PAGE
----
President Donald Trump followed through on one of his campaign promises Monday by signing an executive memorandum withdrawing the U.S. from the Trans-Pacific Partnership. The wide-ranging trade agreement had been a point of contention during the 2016 election, drawing criticism from both the left and the right.
Twelve Pacific Rim countries — including Canada, the United States and Mexico — have been negotiating the deal for nearly a decade. With Trump's announcement Monday, where does it stand?
What is the TPP?
The Trans-Pacific Partnership is a 12-nation trade agreement that would set rules on imports and exports — and includes regulations governing labor, environmental and intellectual property.
President Trump's actions Monday withdraw the United States from the trade partnership. The deal was the cornerstone of President Barack Obama's attempt to serve as a check on China's influence in Asia. The Obama administration labored for years to finalize the agreement, but, as of Monday, the TPP had yet to receive congressional approval and faced significant opposition in the House and Senate.
Trump's move was largely symbolic, as it signaled an end to the Obama White House's efforts to lobby Congress to support the agreement. The new president campaigned as a fierce opponent of multilateral trade agreements, and of this one in particular.
What would the TPP do?
Many of the nations involved in the agreement — the U.S., Australia, Brunei, Canada, Chile, Japan, Malaysia, Mexico, New Zealand, Peru, Singapore and Vietnam — are experiencing rapid population and economic growth. Supporters of the partnership say the TPP would give U.S. companies better access to partner markets by removing taxes and other regulations that they consider to be barriers to trade. The Obama administration said the deal would have slashed 18,000 taxes that other countries impose on American goods and services.
The treaty includes new ground rules enforcing intellectual property and trade secret protections among TPP partners. Those elements of the deal were important additions for the medical device industry and high-tech companies. But organizations like the Electronic Frontiers Foundation have opposed the agreement, saying its rules governing technology would only protect the corporate bottom line, and not the rights of individuals.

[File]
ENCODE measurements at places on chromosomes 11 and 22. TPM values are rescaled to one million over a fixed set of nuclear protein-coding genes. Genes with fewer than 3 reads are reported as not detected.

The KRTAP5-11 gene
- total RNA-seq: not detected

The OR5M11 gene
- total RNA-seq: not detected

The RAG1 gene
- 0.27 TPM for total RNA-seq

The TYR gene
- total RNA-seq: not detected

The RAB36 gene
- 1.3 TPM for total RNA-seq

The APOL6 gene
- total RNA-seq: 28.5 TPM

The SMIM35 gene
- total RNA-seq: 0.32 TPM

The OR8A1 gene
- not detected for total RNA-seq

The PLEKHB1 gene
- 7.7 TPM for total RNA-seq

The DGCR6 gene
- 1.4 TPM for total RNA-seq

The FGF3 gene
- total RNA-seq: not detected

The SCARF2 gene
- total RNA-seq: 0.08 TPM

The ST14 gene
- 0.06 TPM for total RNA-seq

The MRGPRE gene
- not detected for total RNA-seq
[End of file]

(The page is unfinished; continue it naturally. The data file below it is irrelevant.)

The agreement set strict standards for environmental practices and labor rules, which were negotiated, in part, to enforce standards in the region that would be more stringent than those already set by China.
While the TPP doesn't include China, one of the United States' largest trading partners, it was expected to have an effect on that trading relationship. U.S. trade with China is currently governed by of the World Trade Organization.
What's the status of the agreement?
After years of negotiation, the TPP moved closer to becoming reality when representatives of the 12 nations signed the agreement in early 2016.
Each signatory then took the treaty home for final ratification — in the U.S., that ratification must come from Congress.
The stakes for U.S. participation in the deal were high: According to the terms of the TPP, the deal would only go into effect if all 12 signatories ratify it — or if at least 6 signatories ratify it in the two years after the initial signing. But there's an asterisk to the latter: Those six or more signatories must represent a combined gross domestic product of 85 percent of the combined GDP of the 12 signatories. That means, in effect, that Japan and the United States, with GDPs far exceeding those of the other 12 countries, would both need to be among those six.
How much of an impact would TPP have had on Minnesota?
It is hard to say what the impact would have been on Minnesota. According to the U.S. Department of Commerce, Minnesota exported $9.5 billion in goods to TPP nations in 2015. That includes health, high-tech and manufacturing exports that are currently subject to import tariffs of up to 59 percent.
The TPP included intellectual property provisions that could have potentially provided more protections for Minnesota's high-tech companies to expand into new markets. The impacts of what-could-have-been opportunities are difficult to predict.
The Associated Press contributed to this report.
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